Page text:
Holcim Shares Rise as Cuts Boost Profitability in Europe
The margin based on earnings before interest, taxes, depreciation and amortization rose to 29.7 percent from 26.2 percent in Latin America and to 2.8 percent from 1.8 percent in Europe, the Jona, Switzerland-based company said in a statement on its website today.
“The pleasant surprise is that Europe improved thanks to further cost-cutting as well as stable or slightly higher selling prices,” said Raymond James analyst Arnaud Palliez.
To counter a construction slump in Europe, caused by the region’s economic crisis, Chief Executive Officer Bernard Fontana has cut costs and expanded in emerging regions such as Latin America and Indonesia. In Europe, first-quarter sales dropped 11 percent, also impeded by snowy weather conditions that extended beyond March.
The stock gained as much as 2.20 francs to 74.70 francs and was up 2.2 percent as of 11:24 a.m. in Zurich trading, valuing the company at 24.2 billion francs ($25.8 billion). Before today, Holcim had added 8.4 percent this year, while German rival HeidelbergCement rose 22 percent and French competitor Lafarge (LG) SA gained 7.4 percent.
Holcim’s total Ebitda fell 9.5 percent to 650 million francs in the first quarter while sales fell 7.2 percent to 4.32 billion francs. Analysts in a Bloomberg survey predicted 4.65 billion francs.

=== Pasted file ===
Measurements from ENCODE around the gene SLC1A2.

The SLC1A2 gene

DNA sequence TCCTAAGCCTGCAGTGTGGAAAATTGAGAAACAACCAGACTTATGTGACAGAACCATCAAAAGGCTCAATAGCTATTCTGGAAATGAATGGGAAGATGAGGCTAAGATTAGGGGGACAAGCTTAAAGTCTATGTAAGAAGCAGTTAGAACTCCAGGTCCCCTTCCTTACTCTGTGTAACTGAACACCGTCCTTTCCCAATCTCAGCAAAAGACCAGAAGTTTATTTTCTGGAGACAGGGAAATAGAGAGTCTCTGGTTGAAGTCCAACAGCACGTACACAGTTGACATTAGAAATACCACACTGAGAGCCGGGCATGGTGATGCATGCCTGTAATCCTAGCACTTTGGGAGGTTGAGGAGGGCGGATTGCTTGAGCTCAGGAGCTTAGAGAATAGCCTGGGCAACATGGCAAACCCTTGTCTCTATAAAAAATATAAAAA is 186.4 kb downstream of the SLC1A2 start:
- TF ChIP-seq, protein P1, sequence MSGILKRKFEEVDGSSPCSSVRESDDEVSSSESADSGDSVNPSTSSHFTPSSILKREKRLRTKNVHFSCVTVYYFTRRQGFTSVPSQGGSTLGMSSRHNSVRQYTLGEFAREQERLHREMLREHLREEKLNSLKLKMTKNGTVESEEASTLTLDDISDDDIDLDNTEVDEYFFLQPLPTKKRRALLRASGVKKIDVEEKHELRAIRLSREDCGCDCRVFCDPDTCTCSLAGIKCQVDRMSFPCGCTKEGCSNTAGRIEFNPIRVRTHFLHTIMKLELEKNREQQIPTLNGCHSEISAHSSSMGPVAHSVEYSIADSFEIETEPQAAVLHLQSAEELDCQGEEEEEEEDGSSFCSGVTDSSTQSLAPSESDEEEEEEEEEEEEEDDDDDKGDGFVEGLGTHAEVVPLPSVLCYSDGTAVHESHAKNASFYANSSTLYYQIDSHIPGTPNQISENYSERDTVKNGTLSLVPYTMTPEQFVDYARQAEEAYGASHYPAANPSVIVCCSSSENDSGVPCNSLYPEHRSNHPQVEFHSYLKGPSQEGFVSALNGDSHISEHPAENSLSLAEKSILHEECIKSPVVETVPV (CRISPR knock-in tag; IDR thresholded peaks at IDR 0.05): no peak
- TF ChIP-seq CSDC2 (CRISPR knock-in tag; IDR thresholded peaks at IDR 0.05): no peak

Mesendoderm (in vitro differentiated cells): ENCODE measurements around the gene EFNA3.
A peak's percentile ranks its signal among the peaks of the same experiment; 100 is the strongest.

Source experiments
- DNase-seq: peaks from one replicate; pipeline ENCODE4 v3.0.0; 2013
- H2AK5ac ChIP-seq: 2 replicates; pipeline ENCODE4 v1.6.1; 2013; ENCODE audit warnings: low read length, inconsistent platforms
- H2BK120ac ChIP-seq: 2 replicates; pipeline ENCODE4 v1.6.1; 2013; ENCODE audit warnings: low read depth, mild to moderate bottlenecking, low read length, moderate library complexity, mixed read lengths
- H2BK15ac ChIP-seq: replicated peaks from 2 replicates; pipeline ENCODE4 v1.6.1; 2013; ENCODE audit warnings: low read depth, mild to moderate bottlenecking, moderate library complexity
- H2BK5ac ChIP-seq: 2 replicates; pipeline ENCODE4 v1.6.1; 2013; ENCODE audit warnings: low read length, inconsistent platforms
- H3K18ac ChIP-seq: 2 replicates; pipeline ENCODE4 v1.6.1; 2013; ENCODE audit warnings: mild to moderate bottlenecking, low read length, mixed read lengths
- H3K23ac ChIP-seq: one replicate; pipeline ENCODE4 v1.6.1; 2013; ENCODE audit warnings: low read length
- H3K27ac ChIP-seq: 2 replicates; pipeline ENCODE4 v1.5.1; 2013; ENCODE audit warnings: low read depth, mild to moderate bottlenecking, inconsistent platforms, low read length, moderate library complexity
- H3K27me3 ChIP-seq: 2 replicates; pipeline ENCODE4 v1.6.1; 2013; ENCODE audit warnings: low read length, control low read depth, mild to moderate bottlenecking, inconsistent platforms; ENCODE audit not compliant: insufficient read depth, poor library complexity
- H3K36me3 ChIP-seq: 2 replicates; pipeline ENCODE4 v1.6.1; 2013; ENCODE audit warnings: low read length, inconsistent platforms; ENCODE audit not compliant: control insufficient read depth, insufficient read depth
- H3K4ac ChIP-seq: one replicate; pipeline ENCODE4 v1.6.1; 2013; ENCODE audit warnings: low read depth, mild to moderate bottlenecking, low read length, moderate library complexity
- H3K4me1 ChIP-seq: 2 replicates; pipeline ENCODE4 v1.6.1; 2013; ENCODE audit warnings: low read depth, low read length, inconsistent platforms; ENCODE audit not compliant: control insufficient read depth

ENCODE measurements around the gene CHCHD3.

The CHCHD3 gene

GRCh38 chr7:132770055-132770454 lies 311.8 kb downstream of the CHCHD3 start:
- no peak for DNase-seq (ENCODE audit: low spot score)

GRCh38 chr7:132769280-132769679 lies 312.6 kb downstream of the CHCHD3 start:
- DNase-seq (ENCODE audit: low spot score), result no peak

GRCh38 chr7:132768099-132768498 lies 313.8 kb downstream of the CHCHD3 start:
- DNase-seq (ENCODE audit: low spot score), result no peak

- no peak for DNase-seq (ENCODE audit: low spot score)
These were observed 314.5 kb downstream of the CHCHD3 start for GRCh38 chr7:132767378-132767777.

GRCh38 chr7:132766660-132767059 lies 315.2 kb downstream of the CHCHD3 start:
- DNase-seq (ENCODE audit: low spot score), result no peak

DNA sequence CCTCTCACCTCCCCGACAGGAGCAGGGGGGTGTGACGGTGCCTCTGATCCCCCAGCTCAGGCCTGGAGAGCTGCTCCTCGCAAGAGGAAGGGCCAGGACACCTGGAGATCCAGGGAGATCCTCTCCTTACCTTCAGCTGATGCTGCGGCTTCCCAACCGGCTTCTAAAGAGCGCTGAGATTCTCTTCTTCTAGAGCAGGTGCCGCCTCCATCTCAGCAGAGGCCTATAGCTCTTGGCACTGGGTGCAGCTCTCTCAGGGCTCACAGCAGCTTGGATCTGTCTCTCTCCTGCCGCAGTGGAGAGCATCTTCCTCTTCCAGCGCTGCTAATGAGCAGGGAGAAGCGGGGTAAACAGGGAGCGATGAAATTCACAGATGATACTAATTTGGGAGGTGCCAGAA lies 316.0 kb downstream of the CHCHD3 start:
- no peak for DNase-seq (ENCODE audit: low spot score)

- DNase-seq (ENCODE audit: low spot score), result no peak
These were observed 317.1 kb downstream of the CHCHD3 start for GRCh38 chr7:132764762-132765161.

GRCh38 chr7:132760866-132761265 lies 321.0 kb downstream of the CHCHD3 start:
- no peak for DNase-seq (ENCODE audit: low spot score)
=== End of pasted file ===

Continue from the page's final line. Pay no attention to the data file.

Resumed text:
“Holcim anticipates an increase in sales of cement in 2013, but it will be challenging to reach the previous year’s levels in the aggregates and ready-mix concrete businesses,” the company said. “While Group regions Asia Pacific, North America and Latin America are expected to witness higher sales volumes, Holcim is somewhat less optimistic with regard to Europe and Africa Middle East.”
The companywide savings program is expected to help generate “significant organic growth” in operating Ebitda this year, it said.
Lafarge, which is also cutting jobs and procurement costs, yesterday reported a 26 percent decline in Ebitda. Germany’s HeidelbergCement reported a rise in first-quarter profit as growth in America and job cuts helped to offset harsh winter conditions that impeded building in Europe.
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